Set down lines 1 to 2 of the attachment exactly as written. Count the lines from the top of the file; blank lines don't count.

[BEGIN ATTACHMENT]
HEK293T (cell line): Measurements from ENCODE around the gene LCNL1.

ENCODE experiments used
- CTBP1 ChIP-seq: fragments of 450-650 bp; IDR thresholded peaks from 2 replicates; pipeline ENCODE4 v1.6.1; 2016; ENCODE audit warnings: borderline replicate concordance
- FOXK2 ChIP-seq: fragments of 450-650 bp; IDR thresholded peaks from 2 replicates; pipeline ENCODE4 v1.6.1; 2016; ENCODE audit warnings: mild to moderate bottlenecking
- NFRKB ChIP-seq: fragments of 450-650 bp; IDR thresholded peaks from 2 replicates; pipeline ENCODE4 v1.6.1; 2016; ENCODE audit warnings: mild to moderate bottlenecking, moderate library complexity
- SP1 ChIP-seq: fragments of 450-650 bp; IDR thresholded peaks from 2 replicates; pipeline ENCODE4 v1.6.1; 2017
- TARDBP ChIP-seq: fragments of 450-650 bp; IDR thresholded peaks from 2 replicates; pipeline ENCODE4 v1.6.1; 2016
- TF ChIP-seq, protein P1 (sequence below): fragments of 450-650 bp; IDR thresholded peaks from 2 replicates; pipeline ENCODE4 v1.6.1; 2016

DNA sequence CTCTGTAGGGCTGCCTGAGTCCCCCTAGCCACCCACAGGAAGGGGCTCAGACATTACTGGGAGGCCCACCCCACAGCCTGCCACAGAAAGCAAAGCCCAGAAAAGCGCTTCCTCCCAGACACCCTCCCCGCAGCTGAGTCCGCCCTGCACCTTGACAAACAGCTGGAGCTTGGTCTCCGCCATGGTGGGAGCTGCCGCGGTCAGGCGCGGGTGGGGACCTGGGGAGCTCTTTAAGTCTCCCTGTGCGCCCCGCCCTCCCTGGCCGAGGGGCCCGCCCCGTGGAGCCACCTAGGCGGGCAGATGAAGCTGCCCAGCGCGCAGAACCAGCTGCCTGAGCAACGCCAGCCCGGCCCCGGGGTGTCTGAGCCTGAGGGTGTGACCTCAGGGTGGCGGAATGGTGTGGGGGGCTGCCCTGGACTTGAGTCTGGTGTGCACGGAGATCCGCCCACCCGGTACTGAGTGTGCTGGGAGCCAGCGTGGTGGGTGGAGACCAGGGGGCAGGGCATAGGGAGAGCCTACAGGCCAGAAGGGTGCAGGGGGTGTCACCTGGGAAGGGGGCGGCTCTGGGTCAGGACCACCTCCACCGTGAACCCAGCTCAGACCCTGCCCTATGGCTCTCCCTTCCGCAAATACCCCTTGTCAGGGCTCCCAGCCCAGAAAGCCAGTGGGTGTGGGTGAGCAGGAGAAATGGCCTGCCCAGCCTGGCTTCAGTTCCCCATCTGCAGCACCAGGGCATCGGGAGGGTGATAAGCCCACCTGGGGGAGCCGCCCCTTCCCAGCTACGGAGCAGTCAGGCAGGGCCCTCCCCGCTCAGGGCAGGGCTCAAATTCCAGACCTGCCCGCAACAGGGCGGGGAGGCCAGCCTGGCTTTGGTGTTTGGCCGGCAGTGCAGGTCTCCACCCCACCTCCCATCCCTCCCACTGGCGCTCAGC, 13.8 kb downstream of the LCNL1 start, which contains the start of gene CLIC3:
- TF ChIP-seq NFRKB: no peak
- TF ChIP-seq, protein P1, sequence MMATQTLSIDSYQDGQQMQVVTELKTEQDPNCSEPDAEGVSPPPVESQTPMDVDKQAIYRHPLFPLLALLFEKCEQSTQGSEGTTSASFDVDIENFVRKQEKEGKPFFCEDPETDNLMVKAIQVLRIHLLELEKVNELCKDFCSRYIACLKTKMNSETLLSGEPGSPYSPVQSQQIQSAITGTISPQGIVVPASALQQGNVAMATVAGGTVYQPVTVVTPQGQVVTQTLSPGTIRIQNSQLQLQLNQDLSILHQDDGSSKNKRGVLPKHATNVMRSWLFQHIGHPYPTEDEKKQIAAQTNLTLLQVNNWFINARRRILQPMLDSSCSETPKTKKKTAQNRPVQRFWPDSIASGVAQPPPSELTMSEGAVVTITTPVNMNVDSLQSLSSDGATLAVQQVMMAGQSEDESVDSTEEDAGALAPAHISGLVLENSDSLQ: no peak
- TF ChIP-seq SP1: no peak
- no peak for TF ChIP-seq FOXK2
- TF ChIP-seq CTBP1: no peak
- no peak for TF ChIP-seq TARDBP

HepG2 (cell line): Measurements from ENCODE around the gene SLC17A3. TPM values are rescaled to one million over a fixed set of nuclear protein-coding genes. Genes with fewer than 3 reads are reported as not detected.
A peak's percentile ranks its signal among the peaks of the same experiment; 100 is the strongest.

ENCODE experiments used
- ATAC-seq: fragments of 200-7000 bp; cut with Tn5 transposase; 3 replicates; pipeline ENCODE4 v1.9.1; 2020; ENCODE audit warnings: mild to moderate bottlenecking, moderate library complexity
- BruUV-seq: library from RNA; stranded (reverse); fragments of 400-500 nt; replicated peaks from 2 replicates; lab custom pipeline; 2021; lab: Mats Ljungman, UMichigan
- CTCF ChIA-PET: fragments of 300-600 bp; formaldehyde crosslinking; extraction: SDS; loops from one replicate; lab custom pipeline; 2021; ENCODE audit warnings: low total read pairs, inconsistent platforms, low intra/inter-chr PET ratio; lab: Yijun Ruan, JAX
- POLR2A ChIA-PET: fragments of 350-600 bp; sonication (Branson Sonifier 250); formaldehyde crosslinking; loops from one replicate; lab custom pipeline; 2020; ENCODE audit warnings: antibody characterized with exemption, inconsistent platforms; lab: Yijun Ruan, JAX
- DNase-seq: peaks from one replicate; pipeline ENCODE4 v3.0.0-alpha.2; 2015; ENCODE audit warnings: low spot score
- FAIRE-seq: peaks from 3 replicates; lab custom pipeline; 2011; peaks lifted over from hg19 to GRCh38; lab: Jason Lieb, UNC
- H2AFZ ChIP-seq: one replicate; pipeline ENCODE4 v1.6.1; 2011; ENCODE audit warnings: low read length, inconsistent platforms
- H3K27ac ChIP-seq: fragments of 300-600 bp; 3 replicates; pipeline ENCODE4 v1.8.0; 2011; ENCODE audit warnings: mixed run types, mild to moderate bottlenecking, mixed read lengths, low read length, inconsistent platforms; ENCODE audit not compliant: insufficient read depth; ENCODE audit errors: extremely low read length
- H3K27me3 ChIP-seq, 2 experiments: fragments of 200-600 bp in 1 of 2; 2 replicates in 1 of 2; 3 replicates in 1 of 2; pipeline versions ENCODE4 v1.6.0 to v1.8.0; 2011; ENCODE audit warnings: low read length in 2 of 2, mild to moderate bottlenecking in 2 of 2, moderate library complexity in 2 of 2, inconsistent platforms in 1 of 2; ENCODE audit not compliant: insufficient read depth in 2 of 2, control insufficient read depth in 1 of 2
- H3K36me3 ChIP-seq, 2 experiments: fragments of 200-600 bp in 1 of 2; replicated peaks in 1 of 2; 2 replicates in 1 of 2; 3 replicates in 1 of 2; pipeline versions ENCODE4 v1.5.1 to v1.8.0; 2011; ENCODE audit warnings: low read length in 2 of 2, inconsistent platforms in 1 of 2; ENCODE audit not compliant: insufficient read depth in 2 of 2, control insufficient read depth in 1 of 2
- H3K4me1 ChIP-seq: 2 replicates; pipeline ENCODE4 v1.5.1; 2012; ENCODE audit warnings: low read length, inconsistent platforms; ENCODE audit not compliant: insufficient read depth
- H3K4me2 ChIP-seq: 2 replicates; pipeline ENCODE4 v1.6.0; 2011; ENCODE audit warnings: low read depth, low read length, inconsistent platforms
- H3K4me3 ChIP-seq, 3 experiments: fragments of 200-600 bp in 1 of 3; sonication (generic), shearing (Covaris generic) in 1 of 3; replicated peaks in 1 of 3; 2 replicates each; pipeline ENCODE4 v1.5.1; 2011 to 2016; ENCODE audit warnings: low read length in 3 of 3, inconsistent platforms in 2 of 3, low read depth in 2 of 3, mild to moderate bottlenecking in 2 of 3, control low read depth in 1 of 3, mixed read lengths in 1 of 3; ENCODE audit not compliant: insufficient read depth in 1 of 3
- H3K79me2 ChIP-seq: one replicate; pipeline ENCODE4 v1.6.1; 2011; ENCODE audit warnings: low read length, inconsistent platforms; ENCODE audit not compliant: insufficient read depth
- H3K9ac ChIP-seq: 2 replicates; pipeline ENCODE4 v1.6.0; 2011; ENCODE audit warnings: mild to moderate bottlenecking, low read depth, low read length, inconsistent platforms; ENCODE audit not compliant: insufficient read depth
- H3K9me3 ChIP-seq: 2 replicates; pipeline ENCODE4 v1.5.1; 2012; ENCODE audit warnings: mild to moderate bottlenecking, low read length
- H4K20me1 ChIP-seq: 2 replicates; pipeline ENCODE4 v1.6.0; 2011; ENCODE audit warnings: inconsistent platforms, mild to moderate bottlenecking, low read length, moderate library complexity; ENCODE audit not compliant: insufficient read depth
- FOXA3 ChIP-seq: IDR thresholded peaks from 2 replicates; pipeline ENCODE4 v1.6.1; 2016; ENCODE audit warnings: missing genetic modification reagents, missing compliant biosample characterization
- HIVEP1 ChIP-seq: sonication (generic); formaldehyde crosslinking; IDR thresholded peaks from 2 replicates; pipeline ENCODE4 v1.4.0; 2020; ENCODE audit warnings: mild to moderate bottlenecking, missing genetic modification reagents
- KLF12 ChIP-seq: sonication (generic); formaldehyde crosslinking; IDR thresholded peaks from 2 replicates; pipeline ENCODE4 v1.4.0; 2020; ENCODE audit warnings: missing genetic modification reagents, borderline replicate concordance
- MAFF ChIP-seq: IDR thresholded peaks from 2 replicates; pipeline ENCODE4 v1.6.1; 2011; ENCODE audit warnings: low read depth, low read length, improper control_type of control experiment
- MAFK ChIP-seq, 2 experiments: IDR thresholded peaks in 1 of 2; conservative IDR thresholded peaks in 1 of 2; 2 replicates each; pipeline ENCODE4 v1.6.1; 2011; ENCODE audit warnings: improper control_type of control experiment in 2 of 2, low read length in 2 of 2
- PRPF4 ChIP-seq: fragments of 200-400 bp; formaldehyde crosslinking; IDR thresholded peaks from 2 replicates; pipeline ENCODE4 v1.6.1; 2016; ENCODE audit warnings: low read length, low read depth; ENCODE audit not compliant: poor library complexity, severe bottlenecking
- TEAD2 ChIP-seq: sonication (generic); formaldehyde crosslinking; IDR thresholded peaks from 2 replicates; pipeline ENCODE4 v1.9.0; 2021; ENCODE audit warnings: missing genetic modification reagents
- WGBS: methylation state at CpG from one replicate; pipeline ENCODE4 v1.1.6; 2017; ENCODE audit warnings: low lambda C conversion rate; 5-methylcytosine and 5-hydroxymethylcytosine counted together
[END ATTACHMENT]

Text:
HEK293T (cell line): Measurements from ENCODE around the gene LCNL1.

ENCODE experiments used